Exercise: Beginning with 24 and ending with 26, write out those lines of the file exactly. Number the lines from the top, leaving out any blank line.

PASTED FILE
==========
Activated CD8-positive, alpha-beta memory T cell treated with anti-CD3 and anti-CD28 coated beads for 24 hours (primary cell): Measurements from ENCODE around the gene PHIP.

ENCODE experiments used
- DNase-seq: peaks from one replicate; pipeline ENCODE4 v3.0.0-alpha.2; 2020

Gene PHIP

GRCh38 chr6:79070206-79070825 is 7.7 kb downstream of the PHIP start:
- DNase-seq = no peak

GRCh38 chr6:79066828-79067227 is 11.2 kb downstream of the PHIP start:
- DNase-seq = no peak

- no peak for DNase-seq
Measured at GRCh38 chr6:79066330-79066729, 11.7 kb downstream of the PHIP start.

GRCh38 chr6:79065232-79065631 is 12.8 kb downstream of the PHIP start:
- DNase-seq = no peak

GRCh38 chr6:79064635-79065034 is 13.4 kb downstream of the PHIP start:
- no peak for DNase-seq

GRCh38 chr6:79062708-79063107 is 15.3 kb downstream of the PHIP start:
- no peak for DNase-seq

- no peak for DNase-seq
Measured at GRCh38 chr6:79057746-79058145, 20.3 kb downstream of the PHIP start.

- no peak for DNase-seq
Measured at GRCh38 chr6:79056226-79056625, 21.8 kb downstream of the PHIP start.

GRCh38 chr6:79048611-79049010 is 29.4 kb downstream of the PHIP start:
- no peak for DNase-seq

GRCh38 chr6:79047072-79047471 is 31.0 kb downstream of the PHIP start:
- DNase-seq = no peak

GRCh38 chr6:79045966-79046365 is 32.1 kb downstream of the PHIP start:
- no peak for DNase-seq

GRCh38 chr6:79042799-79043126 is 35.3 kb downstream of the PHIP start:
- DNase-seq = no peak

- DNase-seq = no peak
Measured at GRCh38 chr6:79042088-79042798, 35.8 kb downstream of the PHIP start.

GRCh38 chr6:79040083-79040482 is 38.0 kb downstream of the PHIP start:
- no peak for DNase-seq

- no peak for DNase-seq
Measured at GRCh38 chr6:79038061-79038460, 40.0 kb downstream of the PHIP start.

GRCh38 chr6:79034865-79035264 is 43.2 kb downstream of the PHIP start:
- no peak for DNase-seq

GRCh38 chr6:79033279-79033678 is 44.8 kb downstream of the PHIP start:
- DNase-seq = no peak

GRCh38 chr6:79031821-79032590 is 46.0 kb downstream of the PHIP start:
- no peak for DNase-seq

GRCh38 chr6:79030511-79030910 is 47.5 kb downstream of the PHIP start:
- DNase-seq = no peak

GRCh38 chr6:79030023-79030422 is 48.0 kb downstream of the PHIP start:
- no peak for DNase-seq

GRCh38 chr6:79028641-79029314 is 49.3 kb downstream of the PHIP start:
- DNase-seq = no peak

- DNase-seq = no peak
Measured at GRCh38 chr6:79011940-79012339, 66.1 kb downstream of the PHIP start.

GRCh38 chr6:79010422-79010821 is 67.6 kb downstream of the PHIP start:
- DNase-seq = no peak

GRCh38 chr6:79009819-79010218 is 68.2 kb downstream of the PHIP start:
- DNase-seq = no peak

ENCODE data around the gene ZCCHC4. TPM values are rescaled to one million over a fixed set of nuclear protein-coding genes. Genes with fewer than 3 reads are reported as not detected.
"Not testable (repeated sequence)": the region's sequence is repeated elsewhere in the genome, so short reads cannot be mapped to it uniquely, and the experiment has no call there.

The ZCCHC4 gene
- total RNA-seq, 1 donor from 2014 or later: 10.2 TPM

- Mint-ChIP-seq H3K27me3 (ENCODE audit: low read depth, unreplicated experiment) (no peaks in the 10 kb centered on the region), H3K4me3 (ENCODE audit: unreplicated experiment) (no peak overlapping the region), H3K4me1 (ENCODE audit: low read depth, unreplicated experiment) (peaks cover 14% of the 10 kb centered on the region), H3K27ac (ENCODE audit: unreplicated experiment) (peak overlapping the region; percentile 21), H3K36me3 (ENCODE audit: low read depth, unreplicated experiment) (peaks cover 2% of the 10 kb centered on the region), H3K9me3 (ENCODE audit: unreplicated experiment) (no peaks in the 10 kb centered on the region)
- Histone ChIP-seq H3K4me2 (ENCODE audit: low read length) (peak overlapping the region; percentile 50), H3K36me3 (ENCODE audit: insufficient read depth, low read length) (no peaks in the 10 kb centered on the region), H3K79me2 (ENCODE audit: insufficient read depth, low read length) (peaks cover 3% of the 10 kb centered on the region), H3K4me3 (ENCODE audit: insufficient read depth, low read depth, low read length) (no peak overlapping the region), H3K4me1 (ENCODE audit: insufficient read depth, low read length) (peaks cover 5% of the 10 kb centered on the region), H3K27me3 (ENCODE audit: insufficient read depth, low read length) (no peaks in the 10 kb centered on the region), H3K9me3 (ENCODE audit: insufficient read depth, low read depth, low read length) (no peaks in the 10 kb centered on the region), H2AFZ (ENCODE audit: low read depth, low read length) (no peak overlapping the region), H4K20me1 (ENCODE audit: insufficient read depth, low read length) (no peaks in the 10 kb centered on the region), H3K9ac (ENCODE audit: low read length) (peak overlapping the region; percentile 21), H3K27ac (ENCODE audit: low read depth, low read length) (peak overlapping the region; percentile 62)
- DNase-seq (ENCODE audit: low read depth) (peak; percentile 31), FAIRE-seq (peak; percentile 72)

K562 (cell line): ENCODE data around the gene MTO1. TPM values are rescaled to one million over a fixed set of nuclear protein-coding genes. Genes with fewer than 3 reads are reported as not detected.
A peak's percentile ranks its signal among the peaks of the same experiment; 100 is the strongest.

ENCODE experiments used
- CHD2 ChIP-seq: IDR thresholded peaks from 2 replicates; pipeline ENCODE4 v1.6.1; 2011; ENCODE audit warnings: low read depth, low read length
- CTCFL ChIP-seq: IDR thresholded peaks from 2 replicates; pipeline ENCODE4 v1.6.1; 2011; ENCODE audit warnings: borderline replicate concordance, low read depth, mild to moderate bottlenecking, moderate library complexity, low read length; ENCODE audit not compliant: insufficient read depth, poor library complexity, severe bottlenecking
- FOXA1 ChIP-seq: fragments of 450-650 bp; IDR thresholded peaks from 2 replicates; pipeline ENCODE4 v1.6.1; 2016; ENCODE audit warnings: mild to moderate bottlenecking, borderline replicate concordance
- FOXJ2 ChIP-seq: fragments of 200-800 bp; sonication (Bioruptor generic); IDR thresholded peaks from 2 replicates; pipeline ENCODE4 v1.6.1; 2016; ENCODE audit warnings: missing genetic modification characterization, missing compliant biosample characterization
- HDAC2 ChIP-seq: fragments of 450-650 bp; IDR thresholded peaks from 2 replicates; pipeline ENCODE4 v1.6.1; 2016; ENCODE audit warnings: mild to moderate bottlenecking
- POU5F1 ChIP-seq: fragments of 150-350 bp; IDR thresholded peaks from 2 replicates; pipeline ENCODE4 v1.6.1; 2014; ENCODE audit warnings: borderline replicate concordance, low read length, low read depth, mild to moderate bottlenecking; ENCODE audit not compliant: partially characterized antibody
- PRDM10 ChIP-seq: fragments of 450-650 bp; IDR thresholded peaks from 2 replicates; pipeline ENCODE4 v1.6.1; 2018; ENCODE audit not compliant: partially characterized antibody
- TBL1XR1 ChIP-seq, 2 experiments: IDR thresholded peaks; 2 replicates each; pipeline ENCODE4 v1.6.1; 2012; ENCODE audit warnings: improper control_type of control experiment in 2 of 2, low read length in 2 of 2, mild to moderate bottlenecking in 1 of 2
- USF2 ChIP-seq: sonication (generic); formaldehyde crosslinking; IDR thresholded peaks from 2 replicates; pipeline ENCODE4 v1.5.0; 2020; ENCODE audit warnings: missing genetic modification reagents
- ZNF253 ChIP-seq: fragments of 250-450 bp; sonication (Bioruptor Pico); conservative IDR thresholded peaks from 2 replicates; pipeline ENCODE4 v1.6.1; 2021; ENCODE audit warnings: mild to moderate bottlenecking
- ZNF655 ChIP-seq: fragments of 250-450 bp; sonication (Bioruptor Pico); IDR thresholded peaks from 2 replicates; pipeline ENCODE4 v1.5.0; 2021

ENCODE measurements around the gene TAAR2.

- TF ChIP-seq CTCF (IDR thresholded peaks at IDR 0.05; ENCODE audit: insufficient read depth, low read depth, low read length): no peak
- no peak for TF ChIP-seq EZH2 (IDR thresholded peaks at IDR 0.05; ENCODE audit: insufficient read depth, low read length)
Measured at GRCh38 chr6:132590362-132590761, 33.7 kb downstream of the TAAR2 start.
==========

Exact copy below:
- DNase-seq = no peak

GRCh38 chr6:79045966-79046365 is 32.1 kb downstream of the PHIP start:
- no peak for DNase-seq